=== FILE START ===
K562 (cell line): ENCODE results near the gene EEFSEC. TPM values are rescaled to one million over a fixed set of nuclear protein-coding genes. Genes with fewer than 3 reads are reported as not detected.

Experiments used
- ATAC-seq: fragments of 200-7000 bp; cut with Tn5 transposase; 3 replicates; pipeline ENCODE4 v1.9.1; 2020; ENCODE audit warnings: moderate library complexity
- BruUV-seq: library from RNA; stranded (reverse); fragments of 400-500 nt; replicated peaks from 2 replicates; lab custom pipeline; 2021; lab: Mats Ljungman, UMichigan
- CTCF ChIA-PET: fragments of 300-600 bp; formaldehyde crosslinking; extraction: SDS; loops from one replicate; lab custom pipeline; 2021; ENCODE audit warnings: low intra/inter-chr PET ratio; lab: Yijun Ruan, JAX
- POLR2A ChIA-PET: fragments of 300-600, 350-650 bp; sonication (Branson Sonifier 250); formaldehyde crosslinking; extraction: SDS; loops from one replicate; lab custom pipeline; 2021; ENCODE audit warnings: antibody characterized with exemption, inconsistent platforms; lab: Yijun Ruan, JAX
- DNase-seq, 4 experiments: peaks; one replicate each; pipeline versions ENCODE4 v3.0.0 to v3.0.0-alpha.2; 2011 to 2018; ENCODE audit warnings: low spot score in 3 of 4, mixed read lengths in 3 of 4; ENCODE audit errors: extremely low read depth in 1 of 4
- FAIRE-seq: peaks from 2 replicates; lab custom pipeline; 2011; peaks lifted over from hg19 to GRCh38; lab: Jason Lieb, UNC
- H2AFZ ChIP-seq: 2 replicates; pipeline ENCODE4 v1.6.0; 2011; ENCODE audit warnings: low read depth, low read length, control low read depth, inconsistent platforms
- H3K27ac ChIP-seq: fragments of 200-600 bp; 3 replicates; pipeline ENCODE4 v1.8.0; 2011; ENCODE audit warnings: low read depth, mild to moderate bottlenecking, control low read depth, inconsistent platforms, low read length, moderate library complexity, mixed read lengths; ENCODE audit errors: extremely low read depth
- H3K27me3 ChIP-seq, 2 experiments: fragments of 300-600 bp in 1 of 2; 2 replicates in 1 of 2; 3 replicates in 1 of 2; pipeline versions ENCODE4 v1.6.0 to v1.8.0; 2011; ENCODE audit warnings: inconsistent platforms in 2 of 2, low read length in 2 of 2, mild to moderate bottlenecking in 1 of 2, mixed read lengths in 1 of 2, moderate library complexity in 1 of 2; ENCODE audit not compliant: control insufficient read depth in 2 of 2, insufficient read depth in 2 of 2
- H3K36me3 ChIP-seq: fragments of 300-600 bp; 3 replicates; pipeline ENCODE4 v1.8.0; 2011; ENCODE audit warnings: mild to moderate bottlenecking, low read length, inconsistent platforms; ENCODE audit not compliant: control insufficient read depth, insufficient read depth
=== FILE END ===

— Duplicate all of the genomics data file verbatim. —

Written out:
K562 (cell line): ENCODE results near the gene EEFSEC. TPM values are rescaled to one million over a fixed set of nuclear protein-coding genes. Genes with fewer than 3 reads are reported as not detected.

Experiments used
- ATAC-seq: fragments of 200-7000 bp; cut with Tn5 transposase; 3 replicates; pipeline ENCODE4 v1.9.1; 2020; ENCODE audit warnings: moderate library complexity
- BruUV-seq: library from RNA; stranded (reverse); fragments of 400-500 nt; replicated peaks from 2 replicates; lab custom pipeline; 2021; lab: Mats Ljungman, UMichigan
- CTCF ChIA-PET: fragments of 300-600 bp; formaldehyde crosslinking; extraction: SDS; loops from one replicate; lab custom pipeline; 2021; ENCODE audit warnings: low intra/inter-chr PET ratio; lab: Yijun Ruan, JAX
- POLR2A ChIA-PET: fragments of 300-600, 350-650 bp; sonication (Branson Sonifier 250); formaldehyde crosslinking; extraction: SDS; loops from one replicate; lab custom pipeline; 2021; ENCODE audit warnings: antibody characterized with exemption, inconsistent platforms; lab: Yijun Ruan, JAX
- DNase-seq, 4 experiments: peaks; one replicate each; pipeline versions ENCODE4 v3.0.0 to v3.0.0-alpha.2; 2011 to 2018; ENCODE audit warnings: low spot score in 3 of 4, mixed read lengths in 3 of 4; ENCODE audit errors: extremely low read depth in 1 of 4
- FAIRE-seq: peaks from 2 replicates; lab custom pipeline; 2011; peaks lifted over from hg19 to GRCh38; lab: Jason Lieb, UNC
- H2AFZ ChIP-seq: 2 replicates; pipeline ENCODE4 v1.6.0; 2011; ENCODE audit warnings: low read depth, low read length, control low read depth, inconsistent platforms
- H3K27ac ChIP-seq: fragments of 200-600 bp; 3 replicates; pipeline ENCODE4 v1.8.0; 2011; ENCODE audit warnings: low read depth, mild to moderate bottlenecking, control low read depth, inconsistent platforms, low read length, moderate library complexity, mixed read lengths; ENCODE audit errors: extremely low read depth
- H3K27me3 ChIP-seq, 2 experiments: fragments of 300-600 bp in 1 of 2; 2 replicates in 1 of 2; 3 replicates in 1 of 2; pipeline versions ENCODE4 v1.6.0 to v1.8.0; 2011; ENCODE audit warnings: inconsistent platforms in 2 of 2, low read length in 2 of 2, mild to moderate bottlenecking in 1 of 2, mixed read lengths in 1 of 2, moderate library complexity in 1 of 2; ENCODE audit not compliant: control insufficient read depth in 2 of 2, insufficient read depth in 2 of 2
- H3K36me3 ChIP-seq: fragments of 300-600 bp; 3 replicates; pipeline ENCODE4 v1.8.0; 2011; ENCODE audit warnings: mild to moderate bottlenecking, low read length, inconsistent platforms; ENCODE audit not compliant: control insufficient read depth, insufficient read depth